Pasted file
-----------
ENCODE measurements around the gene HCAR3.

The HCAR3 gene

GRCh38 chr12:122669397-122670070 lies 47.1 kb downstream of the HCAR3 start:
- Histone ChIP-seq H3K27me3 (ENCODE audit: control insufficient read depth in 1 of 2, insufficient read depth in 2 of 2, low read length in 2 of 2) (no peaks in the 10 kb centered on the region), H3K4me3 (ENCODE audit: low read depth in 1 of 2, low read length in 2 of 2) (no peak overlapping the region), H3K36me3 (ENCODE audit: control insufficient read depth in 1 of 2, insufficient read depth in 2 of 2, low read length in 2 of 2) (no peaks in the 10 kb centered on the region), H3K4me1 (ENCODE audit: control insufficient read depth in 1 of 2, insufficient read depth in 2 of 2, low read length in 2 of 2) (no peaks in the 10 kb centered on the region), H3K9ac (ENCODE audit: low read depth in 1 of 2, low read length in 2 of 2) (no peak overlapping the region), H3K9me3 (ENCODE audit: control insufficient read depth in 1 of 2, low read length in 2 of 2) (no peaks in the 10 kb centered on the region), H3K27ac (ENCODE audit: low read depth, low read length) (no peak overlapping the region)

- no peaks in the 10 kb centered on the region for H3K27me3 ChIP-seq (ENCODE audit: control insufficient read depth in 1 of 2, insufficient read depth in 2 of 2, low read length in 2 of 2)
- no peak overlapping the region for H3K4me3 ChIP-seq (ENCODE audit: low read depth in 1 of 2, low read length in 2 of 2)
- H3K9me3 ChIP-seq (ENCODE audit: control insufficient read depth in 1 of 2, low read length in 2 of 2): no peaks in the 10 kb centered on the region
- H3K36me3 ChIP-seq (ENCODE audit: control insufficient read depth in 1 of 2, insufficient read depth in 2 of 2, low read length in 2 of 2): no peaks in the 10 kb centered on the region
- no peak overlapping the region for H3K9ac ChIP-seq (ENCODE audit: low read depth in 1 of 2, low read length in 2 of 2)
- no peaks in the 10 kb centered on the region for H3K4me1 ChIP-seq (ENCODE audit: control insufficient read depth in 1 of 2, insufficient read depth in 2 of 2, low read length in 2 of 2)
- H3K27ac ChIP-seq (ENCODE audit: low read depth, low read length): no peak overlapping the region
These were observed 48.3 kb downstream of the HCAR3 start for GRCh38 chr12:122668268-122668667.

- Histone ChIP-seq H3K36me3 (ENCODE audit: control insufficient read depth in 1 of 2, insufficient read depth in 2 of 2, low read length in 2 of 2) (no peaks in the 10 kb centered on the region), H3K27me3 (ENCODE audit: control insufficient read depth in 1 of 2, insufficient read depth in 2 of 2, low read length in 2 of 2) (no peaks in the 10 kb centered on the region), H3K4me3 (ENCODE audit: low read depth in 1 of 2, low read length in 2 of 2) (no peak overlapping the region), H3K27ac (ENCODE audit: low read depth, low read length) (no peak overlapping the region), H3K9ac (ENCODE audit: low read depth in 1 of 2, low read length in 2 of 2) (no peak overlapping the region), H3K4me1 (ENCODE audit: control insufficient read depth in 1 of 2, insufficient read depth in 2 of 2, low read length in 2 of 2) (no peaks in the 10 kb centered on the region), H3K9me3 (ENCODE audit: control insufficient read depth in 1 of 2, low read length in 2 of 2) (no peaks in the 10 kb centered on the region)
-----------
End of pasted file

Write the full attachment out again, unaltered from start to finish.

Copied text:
ENCODE measurements around the gene HCAR3.

The HCAR3 gene

GRCh38 chr12:122669397-122670070 lies 47.1 kb downstream of the HCAR3 start:
- Histone ChIP-seq H3K27me3 (ENCODE audit: control insufficient read depth in 1 of 2, insufficient read depth in 2 of 2, low read length in 2 of 2) (no peaks in the 10 kb centered on the region), H3K4me3 (ENCODE audit: low read depth in 1 of 2, low read length in 2 of 2) (no peak overlapping the region), H3K36me3 (ENCODE audit: control insufficient read depth in 1 of 2, insufficient read depth in 2 of 2, low read length in 2 of 2) (no peaks in the 10 kb centered on the region), H3K4me1 (ENCODE audit: control insufficient read depth in 1 of 2, insufficient read depth in 2 of 2, low read length in 2 of 2) (no peaks in the 10 kb centered on the region), H3K9ac (ENCODE audit: low read depth in 1 of 2, low read length in 2 of 2) (no peak overlapping the region), H3K9me3 (ENCODE audit: control insufficient read depth in 1 of 2, low read length in 2 of 2) (no peaks in the 10 kb centered on the region), H3K27ac (ENCODE audit: low read depth, low read length) (no peak overlapping the region)

- no peaks in the 10 kb centered on the region for H3K27me3 ChIP-seq (ENCODE audit: control insufficient read depth in 1 of 2, insufficient read depth in 2 of 2, low read length in 2 of 2)
- no peak overlapping the region for H3K4me3 ChIP-seq (ENCODE audit: low read depth in 1 of 2, low read length in 2 of 2)
- H3K9me3 ChIP-seq (ENCODE audit: control insufficient read depth in 1 of 2, low read length in 2 of 2): no peaks in the 10 kb centered on the region
- H3K36me3 ChIP-seq (ENCODE audit: control insufficient read depth in 1 of 2, insufficient read depth in 2 of 2, low read length in 2 of 2): no peaks in the 10 kb centered on the region
- no peak overlapping the region for H3K9ac ChIP-seq (ENCODE audit: low read depth in 1 of 2, low read length in 2 of 2)
- no peaks in the 10 kb centered on the region for H3K4me1 ChIP-seq (ENCODE audit: control insufficient read depth in 1 of 2, insufficient read depth in 2 of 2, low read length in 2 of 2)
- H3K27ac ChIP-seq (ENCODE audit: low read depth, low read length): no peak overlapping the region
These were observed 48.3 kb downstream of the HCAR3 start for GRCh38 chr12:122668268-122668667.

- Histone ChIP-seq H3K36me3 (ENCODE audit: control insufficient read depth in 1 of 2, insufficient read depth in 2 of 2, low read length in 2 of 2) (no peaks in the 10 kb centered on the region), H3K27me3 (ENCODE audit: control insufficient read depth in 1 of 2, insufficient read depth in 2 of 2, low read length in 2 of 2) (no peaks in the 10 kb centered on the region), H3K4me3 (ENCODE audit: low read depth in 1 of 2, low read length in 2 of 2) (no peak overlapping the region), H3K27ac (ENCODE audit: low read depth, low read length) (no peak overlapping the region), H3K9ac (ENCODE audit: low read depth in 1 of 2, low read length in 2 of 2) (no peak overlapping the region), H3K4me1 (ENCODE audit: control insufficient read depth in 1 of 2, insufficient read depth in 2 of 2, low read length in 2 of 2) (no peaks in the 10 kb centered on the region), H3K9me3 (ENCODE audit: control insufficient read depth in 1 of 2, low read length in 2 of 2) (no peaks in the 10 kb centered on the region)